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City Council Says “Yes” to Car-Free Bus Lanes. Now It’s Up to Albany.

State Assembly Transportation Committee to Decide Today Whether Bill Will Receive Floor Vote

On Thursday, the New York City Council voted 40-7 to approve a home rule message enabling state lawmakers to enact bus lane enforcement legislation. The bill would permit the use of bus-mounted cameras to deter
cars from using bus-only lanes. It now moves to Albany, where it has already been introduced in both the State Assembly and Senate. The City Council also voted in favor of a measure that would make it easier to enforce restrictions on blocking the box, which is likewise now in Albany's hands.

With the Assembly set to adjourn on June 23rd, and the transportation committee meeting today to discuss the bus camera bill, one more round of calling and reaching out to key legislators will help move this legislation forward.

Automated bus lane enforcement is a key step toward implementation of Bus Rapid Transit, especially since physically separated lanes do not figure heavily in the city's plans. Similar enforcement legislation was first drafted eight years ago, but, lacking support from the governor's office and high-level MTA management, did not progress this far. The City Council vote indicates that circumstances have changed.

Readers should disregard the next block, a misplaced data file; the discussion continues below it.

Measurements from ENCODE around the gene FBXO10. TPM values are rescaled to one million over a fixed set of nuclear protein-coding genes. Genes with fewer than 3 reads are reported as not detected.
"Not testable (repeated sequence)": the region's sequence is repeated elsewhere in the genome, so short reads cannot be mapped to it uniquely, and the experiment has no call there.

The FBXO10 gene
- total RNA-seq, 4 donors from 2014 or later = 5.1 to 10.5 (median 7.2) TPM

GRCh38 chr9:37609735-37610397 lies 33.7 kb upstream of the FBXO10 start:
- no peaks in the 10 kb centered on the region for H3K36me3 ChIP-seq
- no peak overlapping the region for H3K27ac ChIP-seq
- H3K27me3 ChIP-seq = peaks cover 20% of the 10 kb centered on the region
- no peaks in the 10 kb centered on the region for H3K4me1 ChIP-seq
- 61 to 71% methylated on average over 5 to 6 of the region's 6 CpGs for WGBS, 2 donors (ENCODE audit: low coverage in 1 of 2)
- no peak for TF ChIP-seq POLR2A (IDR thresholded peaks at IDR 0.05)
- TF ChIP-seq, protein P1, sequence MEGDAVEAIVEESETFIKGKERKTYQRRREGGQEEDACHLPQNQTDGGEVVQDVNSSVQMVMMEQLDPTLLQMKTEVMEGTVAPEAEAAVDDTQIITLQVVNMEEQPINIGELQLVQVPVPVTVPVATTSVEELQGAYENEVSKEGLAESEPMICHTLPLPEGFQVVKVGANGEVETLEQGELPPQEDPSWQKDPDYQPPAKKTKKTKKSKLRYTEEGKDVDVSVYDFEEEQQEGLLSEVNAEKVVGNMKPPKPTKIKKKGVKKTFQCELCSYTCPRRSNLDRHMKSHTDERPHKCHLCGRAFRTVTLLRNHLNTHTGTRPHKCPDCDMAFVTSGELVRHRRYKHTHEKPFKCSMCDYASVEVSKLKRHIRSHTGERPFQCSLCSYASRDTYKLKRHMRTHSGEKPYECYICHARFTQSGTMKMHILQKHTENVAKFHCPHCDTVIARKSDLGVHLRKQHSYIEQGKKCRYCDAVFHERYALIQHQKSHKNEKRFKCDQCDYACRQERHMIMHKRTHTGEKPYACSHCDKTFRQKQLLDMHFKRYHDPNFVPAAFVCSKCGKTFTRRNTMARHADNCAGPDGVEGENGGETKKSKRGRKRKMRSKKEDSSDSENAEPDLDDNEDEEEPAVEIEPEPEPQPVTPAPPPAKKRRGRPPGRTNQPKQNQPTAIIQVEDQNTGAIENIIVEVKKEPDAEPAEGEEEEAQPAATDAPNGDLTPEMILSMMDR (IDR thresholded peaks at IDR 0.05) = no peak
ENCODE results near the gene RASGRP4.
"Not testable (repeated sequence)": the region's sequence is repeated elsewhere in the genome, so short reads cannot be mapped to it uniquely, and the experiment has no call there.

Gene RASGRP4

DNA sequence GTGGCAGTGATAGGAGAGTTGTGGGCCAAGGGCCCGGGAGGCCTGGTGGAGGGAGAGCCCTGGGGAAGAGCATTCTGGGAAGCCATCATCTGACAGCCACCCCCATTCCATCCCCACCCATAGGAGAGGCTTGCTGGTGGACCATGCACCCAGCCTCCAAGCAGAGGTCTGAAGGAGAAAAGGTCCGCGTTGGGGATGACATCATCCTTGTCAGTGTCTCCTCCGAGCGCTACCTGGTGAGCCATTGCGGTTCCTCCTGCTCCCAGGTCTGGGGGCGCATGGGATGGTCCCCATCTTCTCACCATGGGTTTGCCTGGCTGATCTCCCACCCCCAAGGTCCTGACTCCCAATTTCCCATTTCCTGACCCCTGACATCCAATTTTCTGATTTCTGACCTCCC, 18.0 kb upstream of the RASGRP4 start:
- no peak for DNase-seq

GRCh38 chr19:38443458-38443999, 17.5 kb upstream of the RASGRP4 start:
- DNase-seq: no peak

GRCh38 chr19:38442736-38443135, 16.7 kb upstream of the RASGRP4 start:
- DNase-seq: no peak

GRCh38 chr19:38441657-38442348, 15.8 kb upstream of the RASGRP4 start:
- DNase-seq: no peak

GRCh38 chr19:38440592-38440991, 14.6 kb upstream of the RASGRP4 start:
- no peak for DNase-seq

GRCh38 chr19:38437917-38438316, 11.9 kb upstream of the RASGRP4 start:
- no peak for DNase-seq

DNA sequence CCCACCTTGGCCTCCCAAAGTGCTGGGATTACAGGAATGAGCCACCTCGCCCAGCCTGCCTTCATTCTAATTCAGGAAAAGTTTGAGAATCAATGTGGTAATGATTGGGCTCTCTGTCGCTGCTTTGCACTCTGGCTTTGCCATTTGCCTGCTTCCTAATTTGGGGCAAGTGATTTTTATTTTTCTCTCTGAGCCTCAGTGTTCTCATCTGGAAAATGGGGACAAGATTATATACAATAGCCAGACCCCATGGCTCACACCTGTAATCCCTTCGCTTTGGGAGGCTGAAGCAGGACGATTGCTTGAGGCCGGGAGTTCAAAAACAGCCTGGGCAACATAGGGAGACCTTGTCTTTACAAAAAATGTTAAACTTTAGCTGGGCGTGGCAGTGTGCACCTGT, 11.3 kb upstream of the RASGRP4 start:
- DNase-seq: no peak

"This is unprecedented," said Noah Budnick of Transportation Alternatives. "City Council is doing the right thing for the millions of bus riders in this city. This is a really good step towards improving mass transit in the short term. For the time being, it's all about buses."

Council Member Lew Fidler, who voiced support for better traffic enforcement while opposing congestion pricing, said he co-sponsored the bill. The members who voted against were Charles Barron, Erik Martin Dilan, Mathieu Eugene, Darlene Mealy, Diana Reyna, and Kendall Stewart of Brooklyn, and Melinda Katz of Queens.

While the Senate is expected to vote on the bus camera bill soon, a floor vote is not assured in the Assembly, according to Josh Nachowitz of the New York League of Conservation Voters. The Assembly transportation committee, chaired by Rochester Democrat David Gantt, is discussing the bill today and may vote on whether to allow it to come to the full floor. Sponsor Jonathan Bing has officially requested that a committee vote be scheduled, according to Nachowitz, making the bus camera legislation the only bill currently before the committee to receive such a request without yet having it granted. Streetsblog has asked Gantt's office whether the assemblyman plans to schedule a vote, but has not received a response.

"It would be an utter shame for Albany to end the current legislative session without taking action to improve transit in New York City," said Budnick. "Two-thirds of New Yorkers supported congestion pricing because it would
have improved transit. People still want better transit. That hasn’t
gone away."

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